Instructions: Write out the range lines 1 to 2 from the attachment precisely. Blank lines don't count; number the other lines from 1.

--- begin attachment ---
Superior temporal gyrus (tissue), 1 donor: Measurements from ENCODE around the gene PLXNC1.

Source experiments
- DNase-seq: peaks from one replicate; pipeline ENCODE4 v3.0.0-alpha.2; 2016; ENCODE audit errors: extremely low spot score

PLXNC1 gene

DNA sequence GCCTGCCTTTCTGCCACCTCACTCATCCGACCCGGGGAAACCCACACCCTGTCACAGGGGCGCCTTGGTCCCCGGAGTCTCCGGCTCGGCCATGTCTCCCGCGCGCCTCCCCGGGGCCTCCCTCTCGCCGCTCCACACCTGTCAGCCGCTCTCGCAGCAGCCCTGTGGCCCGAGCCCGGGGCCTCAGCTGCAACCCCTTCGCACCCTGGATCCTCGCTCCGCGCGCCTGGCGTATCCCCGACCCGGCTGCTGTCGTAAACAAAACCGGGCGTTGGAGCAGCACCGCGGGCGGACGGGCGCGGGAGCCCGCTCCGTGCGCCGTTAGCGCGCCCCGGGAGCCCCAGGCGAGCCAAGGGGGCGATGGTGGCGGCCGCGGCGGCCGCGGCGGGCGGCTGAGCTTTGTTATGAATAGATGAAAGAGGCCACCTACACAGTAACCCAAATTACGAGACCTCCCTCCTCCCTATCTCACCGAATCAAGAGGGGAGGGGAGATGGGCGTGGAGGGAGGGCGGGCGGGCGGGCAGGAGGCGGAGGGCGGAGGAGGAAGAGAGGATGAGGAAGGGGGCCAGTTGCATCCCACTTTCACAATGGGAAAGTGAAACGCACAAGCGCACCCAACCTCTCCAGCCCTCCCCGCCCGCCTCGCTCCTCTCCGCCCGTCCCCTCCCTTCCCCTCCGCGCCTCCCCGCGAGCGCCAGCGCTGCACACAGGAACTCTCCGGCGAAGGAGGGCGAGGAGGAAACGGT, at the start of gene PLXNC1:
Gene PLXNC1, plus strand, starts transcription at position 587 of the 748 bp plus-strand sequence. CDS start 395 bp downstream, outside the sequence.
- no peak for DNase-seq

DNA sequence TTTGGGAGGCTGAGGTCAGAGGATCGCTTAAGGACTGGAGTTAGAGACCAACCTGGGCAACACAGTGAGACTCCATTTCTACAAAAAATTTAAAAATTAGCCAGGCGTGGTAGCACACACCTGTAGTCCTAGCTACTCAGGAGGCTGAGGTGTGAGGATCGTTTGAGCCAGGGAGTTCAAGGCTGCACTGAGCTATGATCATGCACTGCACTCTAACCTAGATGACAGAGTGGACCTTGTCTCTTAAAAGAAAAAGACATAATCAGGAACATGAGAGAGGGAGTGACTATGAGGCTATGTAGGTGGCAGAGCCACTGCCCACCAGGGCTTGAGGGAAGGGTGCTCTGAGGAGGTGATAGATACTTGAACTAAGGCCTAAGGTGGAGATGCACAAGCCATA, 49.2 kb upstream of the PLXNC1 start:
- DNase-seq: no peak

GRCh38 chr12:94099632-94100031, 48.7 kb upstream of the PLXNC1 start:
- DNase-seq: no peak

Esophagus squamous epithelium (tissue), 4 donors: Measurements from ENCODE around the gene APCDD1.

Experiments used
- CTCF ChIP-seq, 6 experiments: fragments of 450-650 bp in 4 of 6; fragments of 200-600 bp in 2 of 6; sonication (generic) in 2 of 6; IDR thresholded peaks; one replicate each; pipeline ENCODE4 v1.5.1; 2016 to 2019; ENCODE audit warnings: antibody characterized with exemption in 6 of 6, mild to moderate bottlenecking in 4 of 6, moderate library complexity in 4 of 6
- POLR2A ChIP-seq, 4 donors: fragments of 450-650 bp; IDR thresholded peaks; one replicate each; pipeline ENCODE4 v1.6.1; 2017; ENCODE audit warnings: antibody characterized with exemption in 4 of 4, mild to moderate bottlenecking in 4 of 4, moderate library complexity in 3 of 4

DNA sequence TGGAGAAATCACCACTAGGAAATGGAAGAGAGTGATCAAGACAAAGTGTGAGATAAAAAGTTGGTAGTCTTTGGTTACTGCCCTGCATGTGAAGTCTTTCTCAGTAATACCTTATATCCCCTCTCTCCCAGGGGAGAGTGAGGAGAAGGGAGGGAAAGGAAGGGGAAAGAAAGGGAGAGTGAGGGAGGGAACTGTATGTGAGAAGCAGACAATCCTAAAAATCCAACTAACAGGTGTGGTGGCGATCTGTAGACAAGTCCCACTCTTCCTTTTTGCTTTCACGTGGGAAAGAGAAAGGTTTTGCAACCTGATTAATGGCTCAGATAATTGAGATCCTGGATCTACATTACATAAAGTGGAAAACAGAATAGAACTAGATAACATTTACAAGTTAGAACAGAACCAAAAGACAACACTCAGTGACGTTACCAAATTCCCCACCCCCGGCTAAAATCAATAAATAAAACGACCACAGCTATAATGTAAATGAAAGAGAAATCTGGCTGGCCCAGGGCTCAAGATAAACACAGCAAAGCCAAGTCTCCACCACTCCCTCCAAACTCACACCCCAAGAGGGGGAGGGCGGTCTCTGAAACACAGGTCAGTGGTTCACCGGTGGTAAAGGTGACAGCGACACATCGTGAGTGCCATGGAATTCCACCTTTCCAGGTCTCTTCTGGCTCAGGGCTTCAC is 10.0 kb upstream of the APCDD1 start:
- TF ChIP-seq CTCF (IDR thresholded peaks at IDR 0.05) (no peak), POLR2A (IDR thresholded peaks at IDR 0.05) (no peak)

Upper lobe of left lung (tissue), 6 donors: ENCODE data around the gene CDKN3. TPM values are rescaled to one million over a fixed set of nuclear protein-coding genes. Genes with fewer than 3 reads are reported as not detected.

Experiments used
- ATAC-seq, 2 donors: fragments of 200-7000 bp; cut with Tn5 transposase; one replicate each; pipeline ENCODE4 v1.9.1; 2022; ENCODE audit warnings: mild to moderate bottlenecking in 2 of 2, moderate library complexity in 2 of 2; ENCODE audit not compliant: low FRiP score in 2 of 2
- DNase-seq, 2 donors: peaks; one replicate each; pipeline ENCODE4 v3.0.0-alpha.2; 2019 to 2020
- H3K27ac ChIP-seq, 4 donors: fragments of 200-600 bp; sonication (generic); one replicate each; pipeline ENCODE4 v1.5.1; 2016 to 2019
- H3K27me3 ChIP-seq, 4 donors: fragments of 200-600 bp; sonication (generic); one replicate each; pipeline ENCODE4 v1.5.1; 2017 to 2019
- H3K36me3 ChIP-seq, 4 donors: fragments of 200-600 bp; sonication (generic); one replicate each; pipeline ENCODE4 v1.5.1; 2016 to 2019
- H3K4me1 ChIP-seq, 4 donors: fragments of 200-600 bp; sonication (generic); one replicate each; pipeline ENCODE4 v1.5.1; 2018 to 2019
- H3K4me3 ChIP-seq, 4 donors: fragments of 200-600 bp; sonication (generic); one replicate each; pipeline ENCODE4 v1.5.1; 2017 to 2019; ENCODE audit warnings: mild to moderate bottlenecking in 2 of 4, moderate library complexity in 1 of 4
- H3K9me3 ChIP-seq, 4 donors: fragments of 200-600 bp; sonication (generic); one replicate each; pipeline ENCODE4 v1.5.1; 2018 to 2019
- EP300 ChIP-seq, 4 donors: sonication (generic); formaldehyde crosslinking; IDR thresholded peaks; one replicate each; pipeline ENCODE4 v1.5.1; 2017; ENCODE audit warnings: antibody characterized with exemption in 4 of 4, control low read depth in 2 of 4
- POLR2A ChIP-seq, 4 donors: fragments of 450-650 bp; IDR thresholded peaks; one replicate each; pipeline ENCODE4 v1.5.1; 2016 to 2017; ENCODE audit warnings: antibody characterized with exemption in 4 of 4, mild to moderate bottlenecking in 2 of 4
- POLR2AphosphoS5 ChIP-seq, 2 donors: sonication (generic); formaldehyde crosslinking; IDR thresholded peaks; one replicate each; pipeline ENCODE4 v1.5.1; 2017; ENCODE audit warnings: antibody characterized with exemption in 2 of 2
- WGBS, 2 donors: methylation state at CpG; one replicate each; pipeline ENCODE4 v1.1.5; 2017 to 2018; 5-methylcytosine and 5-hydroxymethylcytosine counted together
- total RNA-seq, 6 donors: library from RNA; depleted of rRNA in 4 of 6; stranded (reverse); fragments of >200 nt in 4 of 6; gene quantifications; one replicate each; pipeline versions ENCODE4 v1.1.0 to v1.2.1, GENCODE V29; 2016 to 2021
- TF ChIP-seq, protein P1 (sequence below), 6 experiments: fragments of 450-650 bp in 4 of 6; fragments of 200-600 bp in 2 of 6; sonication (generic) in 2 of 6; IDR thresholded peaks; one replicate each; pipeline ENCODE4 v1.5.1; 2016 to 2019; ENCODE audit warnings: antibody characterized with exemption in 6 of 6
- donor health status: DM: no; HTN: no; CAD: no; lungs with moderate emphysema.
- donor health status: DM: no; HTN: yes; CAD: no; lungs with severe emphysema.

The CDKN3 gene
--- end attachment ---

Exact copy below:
Superior temporal gyrus (tissue), 1 donor: Measurements from ENCODE around the gene PLXNC1.

Source experiments